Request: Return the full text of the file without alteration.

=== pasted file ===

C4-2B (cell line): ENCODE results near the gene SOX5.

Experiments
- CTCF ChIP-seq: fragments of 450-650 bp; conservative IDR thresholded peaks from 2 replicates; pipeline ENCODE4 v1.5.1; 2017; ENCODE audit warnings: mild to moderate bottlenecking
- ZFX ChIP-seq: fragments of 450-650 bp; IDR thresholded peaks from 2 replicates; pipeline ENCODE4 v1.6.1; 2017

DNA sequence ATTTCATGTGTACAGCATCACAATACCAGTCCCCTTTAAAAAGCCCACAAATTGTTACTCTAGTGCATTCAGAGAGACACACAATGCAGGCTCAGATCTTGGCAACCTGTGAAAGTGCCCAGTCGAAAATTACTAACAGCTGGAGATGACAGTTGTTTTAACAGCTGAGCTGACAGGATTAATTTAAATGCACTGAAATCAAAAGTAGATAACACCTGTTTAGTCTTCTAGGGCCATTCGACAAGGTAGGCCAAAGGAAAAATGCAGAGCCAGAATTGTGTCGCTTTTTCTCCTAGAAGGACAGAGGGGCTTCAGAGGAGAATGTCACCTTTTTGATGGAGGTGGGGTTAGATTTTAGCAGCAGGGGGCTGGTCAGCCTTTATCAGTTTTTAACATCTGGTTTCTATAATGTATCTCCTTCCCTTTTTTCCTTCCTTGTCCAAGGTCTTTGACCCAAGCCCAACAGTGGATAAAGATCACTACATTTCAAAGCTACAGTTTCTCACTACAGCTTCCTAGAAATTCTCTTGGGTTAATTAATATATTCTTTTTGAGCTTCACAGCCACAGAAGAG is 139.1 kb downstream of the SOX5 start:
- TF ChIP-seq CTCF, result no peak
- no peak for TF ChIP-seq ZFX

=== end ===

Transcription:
C4-2B (cell line): ENCODE results near the gene SOX5.

Experiments
- CTCF ChIP-seq: fragments of 450-650 bp; conservative IDR thresholded peaks from 2 replicates; pipeline ENCODE4 v1.5.1; 2017; ENCODE audit warnings: mild to moderate bottlenecking
- ZFX ChIP-seq: fragments of 450-650 bp; IDR thresholded peaks from 2 replicates; pipeline ENCODE4 v1.6.1; 2017

DNA sequence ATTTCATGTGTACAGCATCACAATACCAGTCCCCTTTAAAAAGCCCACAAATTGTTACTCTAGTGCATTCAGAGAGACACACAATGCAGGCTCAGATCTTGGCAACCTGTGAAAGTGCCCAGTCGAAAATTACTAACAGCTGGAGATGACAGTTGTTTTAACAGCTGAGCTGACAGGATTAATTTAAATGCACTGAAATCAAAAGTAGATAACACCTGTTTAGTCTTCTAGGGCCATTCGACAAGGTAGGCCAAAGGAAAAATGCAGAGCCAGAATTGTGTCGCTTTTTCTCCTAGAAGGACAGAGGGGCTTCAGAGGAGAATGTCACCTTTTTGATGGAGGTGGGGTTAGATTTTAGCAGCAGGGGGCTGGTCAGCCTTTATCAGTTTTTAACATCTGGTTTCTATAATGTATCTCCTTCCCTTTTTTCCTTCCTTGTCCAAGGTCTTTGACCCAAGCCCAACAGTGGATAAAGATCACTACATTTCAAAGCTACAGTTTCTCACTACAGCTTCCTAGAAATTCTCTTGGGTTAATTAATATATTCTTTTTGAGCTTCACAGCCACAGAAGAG is 139.1 kb downstream of the SOX5 start:
- TF ChIP-seq CTCF, result no peak
- no peak for TF ChIP-seq ZFX